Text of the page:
Article 341-Insulting the flag of a foreign state
- The article should be revised in harmony with Article 300
4th Group of Offences:
Article 304-Incitement to waging war against the State
- This article is one of those ones which are called common articles. Cases which could not be placed under other headings could easily be incorporated in the scope of this article.
- There are vague phases which need to be clearly expressed.
- In a penal code, the principle of reasoning holds a significant meaning. Yet, how to build up reasoning is a matter of question. This creates problems especially in terms of law of proof and right of defence.
- Sometimes, to write articles which include elements of incitement in order to catch the attention of the public is among the duties of a journalist. This article, however, hampers the execution of this very journalistic duty.
Article 305- Gaining an advantage in order to carry out an activity against fundamental national interests
- One wonders that if there are fundamental national interests, what could not-so-fundamental national interests be?
- What is meant by ‘independence’? The meaning of the word might well fluctuate according to person.
- The article should be omitted altogether.
Article 306- Recruitment of soldiers against a foreign state
- Whom will grant the ‘authorisation’ that is referred to in this article? If one recruits soldiers in Turkey with the authorisation of the Chechen rebels, would that be considered under this article? The article should be clearly expressed.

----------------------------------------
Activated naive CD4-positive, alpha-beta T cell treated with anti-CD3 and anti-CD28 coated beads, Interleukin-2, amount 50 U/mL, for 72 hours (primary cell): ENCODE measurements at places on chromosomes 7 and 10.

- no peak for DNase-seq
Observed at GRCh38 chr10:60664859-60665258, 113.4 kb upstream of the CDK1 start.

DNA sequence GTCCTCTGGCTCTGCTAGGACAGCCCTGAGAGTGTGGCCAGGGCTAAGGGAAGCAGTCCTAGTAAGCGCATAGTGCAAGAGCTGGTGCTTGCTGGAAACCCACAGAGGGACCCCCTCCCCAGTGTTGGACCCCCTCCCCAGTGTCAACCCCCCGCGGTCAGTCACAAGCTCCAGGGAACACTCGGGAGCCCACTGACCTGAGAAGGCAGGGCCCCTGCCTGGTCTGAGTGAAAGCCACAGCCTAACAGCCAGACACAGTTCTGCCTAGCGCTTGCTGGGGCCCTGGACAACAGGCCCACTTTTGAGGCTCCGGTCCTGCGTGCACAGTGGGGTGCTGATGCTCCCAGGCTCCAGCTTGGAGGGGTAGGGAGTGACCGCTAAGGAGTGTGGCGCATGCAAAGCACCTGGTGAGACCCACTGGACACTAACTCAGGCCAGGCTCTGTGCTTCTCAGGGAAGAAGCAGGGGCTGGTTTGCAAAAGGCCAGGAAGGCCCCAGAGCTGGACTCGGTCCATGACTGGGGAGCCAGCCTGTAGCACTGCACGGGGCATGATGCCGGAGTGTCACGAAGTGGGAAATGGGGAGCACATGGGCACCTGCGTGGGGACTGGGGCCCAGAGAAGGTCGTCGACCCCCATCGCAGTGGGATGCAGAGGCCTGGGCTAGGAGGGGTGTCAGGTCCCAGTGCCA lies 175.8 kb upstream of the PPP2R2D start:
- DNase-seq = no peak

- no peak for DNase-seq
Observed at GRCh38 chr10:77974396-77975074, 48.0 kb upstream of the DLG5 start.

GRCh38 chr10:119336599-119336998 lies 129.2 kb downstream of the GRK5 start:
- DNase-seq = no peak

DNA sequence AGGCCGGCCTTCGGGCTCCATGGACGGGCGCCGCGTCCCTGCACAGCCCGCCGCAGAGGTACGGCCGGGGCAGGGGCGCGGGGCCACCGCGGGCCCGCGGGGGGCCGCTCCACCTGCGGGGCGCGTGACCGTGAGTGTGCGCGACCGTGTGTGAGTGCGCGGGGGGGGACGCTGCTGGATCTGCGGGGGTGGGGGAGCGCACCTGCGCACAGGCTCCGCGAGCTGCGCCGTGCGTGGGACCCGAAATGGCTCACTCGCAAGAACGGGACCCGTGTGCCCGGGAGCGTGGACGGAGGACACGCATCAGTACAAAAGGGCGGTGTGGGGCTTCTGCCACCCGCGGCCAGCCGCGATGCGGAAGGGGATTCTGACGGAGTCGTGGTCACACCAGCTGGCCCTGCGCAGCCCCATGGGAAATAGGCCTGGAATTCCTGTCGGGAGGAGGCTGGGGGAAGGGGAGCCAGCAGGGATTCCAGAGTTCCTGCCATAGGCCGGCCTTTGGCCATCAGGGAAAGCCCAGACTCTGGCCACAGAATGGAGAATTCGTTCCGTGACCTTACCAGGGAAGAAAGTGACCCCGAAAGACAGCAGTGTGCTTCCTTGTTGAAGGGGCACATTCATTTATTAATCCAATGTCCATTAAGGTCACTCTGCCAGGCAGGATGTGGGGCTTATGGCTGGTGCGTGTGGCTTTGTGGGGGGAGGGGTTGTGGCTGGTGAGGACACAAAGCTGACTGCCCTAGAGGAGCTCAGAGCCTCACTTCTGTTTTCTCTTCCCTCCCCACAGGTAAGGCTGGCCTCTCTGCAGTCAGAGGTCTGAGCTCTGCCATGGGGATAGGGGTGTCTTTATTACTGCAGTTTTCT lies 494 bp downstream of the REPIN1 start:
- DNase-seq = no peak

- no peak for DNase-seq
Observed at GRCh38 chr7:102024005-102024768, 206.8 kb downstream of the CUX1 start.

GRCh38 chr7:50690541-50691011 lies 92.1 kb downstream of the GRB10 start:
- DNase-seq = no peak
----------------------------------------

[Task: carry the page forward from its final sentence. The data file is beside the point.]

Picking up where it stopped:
- In accordance with the situations stated in paragraph 6 what is to be done “in the case of a covert invasion”? Mahir Çayan then claimed that Turkey was under a covert invasion. On that occasion, could paragraph 6 be implemented?
- There are linguistic ambiguities in the text of the article.
- It is unclear what it means by “other hostile movements”. This article should be omitted from the text.
- What does the term ‘foreign state’ refer to? It is not clear. It does not say anything if a third country is also involved.
- Recruitment of soldiers should be forbidden for any reason whatsoever; and the text should accordingly be revised.
Article 313- Armed Uprising Against the Government of the Turkish Republic
- The word “incitement” should be discussed over; it should be made plain what it means by the word.
- This article does not have legal connotations, it is political in essence. Because it extend its sphere of influence by denoting the general public but not a certain group. If a public uprising broke out by that time, the new order that was to be established in due course would be defended. If this actually happened, then what one might well assume is that this was indeed an armed uprising and the perpetrator, even if not practically among the insurrectionists, should have incited the uprising. All these alone induce a political meaning to the article.
- The implementation of the 3rd paragraph in practice is impossible.